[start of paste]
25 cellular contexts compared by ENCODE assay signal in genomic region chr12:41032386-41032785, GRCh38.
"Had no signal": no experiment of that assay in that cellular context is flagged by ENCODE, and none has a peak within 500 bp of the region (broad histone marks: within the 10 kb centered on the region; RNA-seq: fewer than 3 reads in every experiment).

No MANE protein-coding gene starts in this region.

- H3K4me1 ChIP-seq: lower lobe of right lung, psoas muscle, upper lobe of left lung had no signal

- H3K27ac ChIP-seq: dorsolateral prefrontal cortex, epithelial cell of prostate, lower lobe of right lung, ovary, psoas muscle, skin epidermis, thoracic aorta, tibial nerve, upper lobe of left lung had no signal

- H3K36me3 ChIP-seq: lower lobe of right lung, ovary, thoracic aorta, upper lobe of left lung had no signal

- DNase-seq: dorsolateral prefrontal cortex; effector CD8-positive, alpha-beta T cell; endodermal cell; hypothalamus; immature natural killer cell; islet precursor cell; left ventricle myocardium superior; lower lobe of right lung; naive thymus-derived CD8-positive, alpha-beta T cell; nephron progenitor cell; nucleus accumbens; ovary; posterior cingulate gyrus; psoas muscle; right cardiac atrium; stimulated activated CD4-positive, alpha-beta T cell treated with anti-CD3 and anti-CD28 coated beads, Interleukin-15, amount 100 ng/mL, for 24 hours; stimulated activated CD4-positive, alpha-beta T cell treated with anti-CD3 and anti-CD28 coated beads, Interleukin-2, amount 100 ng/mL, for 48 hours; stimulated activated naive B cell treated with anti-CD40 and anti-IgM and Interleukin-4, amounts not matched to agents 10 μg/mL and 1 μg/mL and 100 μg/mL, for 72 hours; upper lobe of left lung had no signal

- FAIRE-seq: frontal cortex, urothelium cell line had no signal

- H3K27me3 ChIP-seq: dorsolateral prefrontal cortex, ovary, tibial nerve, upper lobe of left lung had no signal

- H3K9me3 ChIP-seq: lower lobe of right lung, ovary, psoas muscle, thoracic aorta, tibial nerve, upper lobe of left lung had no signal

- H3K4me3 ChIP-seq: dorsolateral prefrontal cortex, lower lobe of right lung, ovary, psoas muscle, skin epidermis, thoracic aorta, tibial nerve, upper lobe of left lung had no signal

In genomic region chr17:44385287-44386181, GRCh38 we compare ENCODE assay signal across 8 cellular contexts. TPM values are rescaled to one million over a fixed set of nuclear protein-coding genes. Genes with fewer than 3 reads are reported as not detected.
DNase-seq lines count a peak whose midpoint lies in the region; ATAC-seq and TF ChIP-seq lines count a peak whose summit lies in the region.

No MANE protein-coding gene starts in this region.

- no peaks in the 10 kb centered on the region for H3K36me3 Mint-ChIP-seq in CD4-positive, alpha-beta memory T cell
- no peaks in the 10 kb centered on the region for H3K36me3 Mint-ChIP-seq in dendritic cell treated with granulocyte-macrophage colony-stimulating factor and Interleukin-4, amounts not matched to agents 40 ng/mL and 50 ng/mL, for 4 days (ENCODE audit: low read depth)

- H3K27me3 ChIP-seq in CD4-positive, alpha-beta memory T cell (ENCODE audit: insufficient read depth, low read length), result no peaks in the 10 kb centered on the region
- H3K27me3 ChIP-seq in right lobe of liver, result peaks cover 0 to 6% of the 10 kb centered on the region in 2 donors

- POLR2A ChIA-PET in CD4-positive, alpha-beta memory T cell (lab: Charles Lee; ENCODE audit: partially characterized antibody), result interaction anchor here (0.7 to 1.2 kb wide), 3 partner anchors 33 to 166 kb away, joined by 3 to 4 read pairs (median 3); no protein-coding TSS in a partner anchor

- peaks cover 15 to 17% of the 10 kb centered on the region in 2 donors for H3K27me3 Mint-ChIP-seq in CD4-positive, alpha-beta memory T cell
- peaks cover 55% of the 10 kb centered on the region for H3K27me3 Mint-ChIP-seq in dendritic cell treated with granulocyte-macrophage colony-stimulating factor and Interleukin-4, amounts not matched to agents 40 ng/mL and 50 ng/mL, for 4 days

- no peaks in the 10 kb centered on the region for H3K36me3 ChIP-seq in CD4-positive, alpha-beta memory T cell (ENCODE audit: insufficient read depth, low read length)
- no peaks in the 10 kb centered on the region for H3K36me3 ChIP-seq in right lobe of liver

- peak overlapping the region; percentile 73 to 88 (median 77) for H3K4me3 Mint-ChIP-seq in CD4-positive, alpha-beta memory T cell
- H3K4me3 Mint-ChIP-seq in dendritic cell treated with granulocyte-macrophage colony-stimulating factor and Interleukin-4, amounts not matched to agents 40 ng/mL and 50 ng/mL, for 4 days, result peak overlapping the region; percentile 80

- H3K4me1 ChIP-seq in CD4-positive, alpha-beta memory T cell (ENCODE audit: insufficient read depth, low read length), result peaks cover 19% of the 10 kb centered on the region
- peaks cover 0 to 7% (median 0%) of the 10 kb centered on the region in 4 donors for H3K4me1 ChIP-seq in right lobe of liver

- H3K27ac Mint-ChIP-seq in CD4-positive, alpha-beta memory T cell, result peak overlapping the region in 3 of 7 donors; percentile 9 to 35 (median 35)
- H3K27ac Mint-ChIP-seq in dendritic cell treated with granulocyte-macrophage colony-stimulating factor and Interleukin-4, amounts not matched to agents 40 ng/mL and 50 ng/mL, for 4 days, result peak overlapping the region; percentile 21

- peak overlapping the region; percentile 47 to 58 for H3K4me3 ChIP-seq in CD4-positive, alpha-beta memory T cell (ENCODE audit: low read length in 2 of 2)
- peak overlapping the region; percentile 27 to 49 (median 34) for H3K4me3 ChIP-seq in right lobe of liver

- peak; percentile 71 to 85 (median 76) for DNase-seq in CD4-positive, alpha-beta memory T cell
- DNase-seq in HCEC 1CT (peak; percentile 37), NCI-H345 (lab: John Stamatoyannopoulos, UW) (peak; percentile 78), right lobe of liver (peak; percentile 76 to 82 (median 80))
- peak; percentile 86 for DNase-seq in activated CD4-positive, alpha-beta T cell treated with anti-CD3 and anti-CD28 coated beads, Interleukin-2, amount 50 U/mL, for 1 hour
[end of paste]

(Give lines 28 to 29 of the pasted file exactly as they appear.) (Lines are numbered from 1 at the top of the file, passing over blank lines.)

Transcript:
- H3K27ac Mint-ChIP-seq in CD4-positive, alpha-beta memory T cell, result peak overlapping the region in 3 of 7 donors; percentile 9 to 35 (median 35)
- H3K27ac Mint-ChIP-seq in dendritic cell treated with granulocyte-macrophage colony-stimulating factor and Interleukin-4, amounts not matched to agents 40 ng/mL and 50 ng/mL, for 4 days, result peak overlapping the region; percentile 21